Budapest isn’t called the ‘City of Baths’ for nothing. Budapest has more thermal springs – with healing qualities ! – than any other capital city in the world. An amazing 70 million litres of thermal water rises to the surface daily. The hot springs have given birth to dozens of medicinal baths and to a bathing culture dating back to Roman times.
Budapest is also one of the few places where you can experience traditional Turkish baths dating back to 16th and 17th centuries. Check out Rudas, Király or Császár / Veli Bej. If you’re looking to kick back and relax over your holiday, Budapest is the place to be. Take a dip in one of its many famous thermal baths, enjoy a unique spa experience or stay in one of the city’s health spa resorts, and bathe your cares away.
Click on the name to open a box with picture and information on the
- Széchenyi Baths
- Gellért Baths
- Rudas Baths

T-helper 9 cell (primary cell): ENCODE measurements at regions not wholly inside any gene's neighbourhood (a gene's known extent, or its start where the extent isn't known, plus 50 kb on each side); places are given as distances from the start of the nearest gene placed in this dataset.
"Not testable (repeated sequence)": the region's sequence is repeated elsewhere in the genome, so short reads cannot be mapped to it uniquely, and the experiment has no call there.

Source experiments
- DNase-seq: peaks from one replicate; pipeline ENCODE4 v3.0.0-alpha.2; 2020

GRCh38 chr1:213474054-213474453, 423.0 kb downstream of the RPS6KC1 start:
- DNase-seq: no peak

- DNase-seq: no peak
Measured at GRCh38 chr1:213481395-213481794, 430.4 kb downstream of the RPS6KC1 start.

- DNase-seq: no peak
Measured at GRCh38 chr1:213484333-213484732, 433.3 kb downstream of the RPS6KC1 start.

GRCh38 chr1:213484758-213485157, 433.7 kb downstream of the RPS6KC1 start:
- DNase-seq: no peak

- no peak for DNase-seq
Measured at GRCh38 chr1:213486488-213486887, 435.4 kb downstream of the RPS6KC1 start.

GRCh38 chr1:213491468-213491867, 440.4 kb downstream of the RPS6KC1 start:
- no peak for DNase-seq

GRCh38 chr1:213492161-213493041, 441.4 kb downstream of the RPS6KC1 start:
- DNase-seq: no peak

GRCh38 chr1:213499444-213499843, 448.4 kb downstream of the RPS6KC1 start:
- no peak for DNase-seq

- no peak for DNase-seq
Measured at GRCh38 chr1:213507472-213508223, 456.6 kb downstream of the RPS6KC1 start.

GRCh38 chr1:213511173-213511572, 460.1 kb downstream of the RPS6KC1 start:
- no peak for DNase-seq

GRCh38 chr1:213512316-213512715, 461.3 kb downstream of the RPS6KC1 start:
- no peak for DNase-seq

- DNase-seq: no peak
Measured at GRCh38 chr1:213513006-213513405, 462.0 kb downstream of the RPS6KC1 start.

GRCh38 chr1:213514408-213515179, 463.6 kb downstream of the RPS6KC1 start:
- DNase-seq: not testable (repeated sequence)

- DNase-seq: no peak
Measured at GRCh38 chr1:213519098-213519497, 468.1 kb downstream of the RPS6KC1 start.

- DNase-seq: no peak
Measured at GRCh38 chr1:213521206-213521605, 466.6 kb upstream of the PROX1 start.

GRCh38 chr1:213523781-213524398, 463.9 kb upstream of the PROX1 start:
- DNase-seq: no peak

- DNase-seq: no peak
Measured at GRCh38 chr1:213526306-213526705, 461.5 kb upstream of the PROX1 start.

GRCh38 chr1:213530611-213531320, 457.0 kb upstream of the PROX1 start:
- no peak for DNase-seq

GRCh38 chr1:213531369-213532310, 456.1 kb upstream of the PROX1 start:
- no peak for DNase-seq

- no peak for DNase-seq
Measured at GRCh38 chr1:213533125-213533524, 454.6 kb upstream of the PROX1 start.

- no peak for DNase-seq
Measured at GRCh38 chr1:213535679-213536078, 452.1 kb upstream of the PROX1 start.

- Király Baths
- Császár Baths - Veli Bej
- Lukács Baths
- The Spa at the Four Seasons
- Danubius Health Spa Margitsziget
Although it may look like a Baroque palace, Széchenyi Baths (Széchenyi fürdő) is the largest medicinal bath and one of the largest public baths in Europe. It is a great place to relax and enjoy the healing waters, or to take a few laps in the swimming pool. The Széchenyi is a favorite for both locals and tourists alike.
The first thermal bath in Pest opened here as a temporary establishment in 1881. As it became more and more popular, construction began to expand the bath. The medicinal baths were built in 1913, and the northern wing, with a beautiful Neo-Baroque interior, was completed in 1927. Today, there are 18 pools, of which 15 are spring fed. In one of the large outdoor pools, you can witness the surreal spectacle of men playing chess while immersed up to their chests in steaming water.